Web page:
| One of the most engaging people I met while working at The
Bicycle Center in Santa Cruz, California, was Laurence
Malone. A five-time national cyclocross
champion and veteran of the Coors Classic and numerous other big-time
bicycle road races, hes also a gifted writer and story-teller.
My favorite yarn he told me had to do with bicycle tubular tires (also called “sew-ups” or “tubs”). Laurence was on a US team competing in a stage race in South America where the roads are sometimes hardpacked dirt with ravines on the sides. During one mountainous stage Laurence came hurtling down a hill, banked hard into a corner and rolled both tubulars off the rims.
Now, Malone is such a talented bicycle handler that he created a sensation in European cross events by bunny-hopping the 18-inch-tall barriers, something unheard of previously. For this feat, the Euros dubbed him the American Kangaroo.
But even leaping Laurence couldnt remain upright when those tubs let loose. He fell onto his side and shot sideways toward the roads edge and a cliff-like dropoff. Luckily, he stopped just in time to avoid the plunge and certain disaster. Naturally, he managed to get going again and finish the stage anyway.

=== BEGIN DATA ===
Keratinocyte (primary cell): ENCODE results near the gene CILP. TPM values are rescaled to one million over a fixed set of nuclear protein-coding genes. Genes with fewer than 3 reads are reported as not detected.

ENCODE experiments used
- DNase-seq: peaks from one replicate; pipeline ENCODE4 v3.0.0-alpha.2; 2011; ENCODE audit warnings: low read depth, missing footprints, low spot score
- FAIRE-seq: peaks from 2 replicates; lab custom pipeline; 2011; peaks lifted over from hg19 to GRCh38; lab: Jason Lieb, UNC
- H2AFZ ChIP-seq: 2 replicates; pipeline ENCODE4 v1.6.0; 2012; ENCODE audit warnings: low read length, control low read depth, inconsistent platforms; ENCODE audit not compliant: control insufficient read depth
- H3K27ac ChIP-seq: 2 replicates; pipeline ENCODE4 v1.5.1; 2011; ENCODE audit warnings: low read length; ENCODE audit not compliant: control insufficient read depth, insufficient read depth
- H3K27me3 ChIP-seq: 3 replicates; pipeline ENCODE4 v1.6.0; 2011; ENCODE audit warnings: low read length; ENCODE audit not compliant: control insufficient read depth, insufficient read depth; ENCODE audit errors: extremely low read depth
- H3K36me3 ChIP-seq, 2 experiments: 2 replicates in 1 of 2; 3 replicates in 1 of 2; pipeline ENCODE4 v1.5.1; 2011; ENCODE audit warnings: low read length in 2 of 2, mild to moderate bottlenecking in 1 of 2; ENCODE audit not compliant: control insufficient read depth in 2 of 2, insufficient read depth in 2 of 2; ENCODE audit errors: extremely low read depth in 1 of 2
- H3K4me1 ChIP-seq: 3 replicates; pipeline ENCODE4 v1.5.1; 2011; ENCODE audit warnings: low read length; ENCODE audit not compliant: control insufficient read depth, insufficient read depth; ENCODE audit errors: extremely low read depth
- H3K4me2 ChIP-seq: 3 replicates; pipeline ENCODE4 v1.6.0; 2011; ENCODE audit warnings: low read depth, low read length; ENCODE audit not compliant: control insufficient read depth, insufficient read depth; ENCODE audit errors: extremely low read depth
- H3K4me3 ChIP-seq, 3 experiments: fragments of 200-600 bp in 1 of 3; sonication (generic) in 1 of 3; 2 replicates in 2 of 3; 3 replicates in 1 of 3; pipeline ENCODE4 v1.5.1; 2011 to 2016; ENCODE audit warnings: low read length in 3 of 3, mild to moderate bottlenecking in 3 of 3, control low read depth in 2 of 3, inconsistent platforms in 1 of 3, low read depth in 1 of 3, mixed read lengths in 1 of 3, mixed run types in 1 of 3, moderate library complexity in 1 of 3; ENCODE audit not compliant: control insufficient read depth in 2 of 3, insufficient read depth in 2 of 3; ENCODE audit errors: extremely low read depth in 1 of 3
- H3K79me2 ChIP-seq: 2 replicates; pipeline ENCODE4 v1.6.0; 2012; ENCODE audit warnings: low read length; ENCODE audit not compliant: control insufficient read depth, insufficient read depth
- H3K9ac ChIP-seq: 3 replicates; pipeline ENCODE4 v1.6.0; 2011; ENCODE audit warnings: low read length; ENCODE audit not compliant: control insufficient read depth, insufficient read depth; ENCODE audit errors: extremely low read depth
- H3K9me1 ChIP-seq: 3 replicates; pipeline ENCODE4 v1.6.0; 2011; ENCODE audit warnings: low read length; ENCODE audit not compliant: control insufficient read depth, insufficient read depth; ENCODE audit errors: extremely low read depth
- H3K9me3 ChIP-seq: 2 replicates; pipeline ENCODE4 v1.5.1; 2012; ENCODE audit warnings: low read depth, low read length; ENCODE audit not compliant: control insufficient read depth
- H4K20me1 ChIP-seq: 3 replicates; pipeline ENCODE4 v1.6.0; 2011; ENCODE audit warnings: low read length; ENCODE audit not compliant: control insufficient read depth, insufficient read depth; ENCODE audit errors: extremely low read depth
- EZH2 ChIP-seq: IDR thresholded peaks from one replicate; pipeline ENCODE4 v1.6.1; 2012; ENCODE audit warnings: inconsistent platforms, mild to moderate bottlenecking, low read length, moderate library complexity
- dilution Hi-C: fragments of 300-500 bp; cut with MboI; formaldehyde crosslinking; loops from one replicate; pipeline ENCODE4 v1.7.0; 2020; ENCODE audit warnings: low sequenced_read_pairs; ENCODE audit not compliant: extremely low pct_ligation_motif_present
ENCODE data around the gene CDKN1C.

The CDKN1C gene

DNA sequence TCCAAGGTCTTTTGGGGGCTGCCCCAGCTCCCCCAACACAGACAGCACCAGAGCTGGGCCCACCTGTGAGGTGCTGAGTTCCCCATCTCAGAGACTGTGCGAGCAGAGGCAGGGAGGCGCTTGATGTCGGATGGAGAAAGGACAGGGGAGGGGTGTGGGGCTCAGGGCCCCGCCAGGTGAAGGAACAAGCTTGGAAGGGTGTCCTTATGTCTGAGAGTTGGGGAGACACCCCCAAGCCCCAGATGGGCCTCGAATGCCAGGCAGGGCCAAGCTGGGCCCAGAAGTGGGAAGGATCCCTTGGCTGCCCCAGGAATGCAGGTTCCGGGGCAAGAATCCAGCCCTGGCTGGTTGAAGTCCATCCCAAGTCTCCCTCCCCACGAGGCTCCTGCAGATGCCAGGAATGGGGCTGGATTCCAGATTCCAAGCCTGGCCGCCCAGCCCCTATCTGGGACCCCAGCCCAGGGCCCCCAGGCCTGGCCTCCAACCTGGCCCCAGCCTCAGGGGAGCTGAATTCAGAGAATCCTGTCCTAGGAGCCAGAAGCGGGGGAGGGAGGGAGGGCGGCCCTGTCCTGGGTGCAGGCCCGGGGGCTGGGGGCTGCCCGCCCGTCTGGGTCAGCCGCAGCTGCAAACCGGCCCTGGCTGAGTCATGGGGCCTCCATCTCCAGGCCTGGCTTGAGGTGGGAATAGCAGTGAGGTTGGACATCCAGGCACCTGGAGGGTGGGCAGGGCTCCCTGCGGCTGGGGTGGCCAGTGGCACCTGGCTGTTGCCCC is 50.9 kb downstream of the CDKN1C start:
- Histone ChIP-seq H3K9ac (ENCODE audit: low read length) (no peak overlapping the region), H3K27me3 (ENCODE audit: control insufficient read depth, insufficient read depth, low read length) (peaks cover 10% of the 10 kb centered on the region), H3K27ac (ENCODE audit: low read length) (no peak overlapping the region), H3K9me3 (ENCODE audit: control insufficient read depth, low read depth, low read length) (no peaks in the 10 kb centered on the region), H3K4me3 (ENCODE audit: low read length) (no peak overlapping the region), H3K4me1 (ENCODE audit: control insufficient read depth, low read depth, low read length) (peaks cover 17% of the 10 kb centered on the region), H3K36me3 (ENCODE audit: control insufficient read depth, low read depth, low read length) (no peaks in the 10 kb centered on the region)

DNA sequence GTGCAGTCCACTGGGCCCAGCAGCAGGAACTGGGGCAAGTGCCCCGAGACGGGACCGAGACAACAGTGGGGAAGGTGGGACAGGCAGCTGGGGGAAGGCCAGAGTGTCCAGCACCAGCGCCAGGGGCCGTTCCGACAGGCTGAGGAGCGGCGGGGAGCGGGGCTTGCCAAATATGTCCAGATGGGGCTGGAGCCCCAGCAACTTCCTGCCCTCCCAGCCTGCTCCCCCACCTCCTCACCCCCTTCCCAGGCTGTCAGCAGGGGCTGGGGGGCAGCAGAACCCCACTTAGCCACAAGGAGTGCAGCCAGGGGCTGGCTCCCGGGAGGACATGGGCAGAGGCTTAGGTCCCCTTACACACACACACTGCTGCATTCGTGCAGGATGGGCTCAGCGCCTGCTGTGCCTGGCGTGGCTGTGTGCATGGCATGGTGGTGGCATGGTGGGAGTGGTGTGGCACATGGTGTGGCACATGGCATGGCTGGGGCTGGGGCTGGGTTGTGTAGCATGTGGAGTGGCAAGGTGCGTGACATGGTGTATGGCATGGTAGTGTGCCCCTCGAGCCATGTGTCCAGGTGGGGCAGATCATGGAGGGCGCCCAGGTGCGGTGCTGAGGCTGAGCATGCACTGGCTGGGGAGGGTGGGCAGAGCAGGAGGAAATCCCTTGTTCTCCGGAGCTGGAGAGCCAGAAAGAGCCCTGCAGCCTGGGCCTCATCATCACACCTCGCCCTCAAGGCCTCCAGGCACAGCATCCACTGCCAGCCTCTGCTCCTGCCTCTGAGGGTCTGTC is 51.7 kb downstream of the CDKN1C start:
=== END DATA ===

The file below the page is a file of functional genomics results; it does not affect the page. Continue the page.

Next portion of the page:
At the races end he turned his mount over to team mechanic Bill Woodul (now in the US Bicycling Hall of Fame), who quite understandably, was mortified to hear what had happened. Thinking that its all just in a days work, Laurence was surprised by Woodul retort: Laurence, there aint no way those tires wouldve rolled had I glued em on right in the first place!
There are lessons to be learned from this story. First: Bill Woodul was a stand-up guy for taking the blame. And twowhat were concerned with heretubular tires dont always stay put. In fact, even in the Tour de France, the most important professional event, sew-ups roll. Which tells you that theres a darn good chance that even if you do everything right, in an extreme-enough situation, such as bombing down an alpine pass, the sew-ups may still come off.
Your best chance of prevention is to follow a careful tubular installation procedure. Heres what I recommend:
What Youll Need:
1. Stretching tires. Installing new tires is easiest if you stretch them first. A handy way to do this is to keep some used rims or wheels around to be used as stretchers. By storing new tires on rims, the treads will be ready when its time to install new rubber on your good wheels and you wont have to wait for the new ones to stretch on your main rims. New tubs can be tough to put on rims.
Some folks recommend hanging the tubular over one shoulder and putting